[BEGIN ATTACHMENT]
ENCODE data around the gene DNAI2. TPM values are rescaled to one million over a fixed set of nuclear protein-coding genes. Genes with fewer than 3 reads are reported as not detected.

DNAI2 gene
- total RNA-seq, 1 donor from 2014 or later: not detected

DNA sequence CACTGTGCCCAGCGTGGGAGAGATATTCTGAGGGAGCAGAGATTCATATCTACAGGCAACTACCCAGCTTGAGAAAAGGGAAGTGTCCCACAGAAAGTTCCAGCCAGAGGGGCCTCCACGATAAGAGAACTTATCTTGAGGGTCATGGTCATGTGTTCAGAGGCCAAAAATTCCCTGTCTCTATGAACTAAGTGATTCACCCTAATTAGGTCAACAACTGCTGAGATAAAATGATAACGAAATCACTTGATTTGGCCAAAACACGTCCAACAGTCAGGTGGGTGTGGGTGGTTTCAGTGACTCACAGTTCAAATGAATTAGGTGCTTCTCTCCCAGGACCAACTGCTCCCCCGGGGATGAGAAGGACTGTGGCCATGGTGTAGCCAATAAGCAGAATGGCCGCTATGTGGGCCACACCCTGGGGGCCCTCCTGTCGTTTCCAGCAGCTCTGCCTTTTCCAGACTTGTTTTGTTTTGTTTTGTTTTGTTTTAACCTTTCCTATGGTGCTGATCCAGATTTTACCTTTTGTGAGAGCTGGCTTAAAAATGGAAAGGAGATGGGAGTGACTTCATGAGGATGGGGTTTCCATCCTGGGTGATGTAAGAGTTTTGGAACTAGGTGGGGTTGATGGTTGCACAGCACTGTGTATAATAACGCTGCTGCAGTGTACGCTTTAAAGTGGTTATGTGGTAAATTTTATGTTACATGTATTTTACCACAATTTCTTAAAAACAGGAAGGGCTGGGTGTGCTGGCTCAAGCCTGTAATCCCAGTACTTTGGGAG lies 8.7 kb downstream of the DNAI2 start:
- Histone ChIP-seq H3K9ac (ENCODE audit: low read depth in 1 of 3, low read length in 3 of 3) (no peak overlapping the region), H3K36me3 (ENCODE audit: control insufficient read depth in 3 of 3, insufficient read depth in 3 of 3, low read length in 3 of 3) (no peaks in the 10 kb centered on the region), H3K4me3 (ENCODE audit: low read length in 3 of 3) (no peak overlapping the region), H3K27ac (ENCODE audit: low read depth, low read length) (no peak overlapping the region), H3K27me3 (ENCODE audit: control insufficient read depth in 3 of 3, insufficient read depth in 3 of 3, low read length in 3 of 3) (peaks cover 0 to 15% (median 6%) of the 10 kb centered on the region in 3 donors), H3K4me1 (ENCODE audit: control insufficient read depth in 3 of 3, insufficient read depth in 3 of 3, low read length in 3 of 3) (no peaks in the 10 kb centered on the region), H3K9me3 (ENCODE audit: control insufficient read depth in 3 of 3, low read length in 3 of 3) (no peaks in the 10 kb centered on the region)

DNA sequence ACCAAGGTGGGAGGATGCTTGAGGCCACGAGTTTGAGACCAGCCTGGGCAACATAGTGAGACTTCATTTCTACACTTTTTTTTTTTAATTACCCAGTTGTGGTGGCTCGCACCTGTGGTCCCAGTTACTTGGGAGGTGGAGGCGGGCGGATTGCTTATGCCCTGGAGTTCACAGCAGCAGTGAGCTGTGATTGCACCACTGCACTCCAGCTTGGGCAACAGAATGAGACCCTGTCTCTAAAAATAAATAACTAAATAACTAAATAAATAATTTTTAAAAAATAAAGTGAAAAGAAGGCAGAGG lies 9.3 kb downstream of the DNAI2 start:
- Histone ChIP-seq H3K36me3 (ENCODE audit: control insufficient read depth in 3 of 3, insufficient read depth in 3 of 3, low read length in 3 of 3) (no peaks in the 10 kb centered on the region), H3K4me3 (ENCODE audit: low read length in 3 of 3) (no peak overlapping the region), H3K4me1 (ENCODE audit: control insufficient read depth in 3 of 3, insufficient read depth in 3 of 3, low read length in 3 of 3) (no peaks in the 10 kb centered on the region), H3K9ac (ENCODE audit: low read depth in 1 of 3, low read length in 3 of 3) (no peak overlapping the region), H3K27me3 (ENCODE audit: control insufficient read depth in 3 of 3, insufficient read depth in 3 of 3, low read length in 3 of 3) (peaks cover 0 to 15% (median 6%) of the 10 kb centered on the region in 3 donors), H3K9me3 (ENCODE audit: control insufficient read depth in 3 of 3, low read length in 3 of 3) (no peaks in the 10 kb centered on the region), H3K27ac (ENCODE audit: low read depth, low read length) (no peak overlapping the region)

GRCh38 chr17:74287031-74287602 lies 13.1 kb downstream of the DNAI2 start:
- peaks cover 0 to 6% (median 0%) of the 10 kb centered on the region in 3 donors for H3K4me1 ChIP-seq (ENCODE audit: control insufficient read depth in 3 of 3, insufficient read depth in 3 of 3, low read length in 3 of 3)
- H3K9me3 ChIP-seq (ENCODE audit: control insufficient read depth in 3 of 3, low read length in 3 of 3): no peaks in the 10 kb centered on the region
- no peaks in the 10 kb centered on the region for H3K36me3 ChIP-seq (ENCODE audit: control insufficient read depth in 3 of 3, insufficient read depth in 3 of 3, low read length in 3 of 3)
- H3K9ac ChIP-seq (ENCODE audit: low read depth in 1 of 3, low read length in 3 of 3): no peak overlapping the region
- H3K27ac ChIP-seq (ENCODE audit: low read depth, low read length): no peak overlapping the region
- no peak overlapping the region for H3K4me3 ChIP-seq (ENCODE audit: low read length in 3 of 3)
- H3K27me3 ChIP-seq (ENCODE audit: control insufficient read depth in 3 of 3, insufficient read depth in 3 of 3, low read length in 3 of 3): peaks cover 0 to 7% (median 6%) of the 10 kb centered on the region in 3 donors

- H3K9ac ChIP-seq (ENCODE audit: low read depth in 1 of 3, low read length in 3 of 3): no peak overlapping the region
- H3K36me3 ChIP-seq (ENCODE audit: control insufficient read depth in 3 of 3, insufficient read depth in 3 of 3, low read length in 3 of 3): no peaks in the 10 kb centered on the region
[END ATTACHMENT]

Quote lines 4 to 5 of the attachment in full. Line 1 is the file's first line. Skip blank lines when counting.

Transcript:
DNA sequence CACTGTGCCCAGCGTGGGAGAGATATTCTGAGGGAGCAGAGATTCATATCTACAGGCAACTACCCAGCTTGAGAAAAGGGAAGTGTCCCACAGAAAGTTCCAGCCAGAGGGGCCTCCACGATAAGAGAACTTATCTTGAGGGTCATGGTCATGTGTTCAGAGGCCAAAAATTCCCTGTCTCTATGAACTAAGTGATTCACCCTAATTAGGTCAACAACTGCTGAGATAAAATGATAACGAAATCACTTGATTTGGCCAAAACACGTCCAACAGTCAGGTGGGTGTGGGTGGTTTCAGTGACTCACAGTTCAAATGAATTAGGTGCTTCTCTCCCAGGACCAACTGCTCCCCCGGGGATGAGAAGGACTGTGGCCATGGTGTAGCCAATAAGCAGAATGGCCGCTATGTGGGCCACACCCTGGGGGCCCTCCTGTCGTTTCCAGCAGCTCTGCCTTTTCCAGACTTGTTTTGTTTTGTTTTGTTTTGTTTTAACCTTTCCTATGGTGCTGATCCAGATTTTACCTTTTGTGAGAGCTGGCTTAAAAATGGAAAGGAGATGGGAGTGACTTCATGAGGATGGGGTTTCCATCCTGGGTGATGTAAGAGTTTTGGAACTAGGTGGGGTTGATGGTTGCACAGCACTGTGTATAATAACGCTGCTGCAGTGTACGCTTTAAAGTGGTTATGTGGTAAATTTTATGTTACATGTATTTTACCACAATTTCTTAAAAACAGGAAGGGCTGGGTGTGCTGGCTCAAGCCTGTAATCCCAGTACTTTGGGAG lies 8.7 kb downstream of the DNAI2 start:
- Histone ChIP-seq H3K9ac (ENCODE audit: low read depth in 1 of 3, low read length in 3 of 3) (no peak overlapping the region), H3K36me3 (ENCODE audit: control insufficient read depth in 3 of 3, insufficient read depth in 3 of 3, low read length in 3 of 3) (no peaks in the 10 kb centered on the region), H3K4me3 (ENCODE audit: low read length in 3 of 3) (no peak overlapping the region), H3K27ac (ENCODE audit: low read depth, low read length) (no peak overlapping the region), H3K27me3 (ENCODE audit: control insufficient read depth in 3 of 3, insufficient read depth in 3 of 3, low read length in 3 of 3) (peaks cover 0 to 15% (median 6%) of the 10 kb centered on the region in 3 donors), H3K4me1 (ENCODE audit: control insufficient read depth in 3 of 3, insufficient read depth in 3 of 3, low read length in 3 of 3) (no peaks in the 10 kb centered on the region), H3K9me3 (ENCODE audit: control insufficient read depth in 3 of 3, low read length in 3 of 3) (no peaks in the 10 kb centered on the region)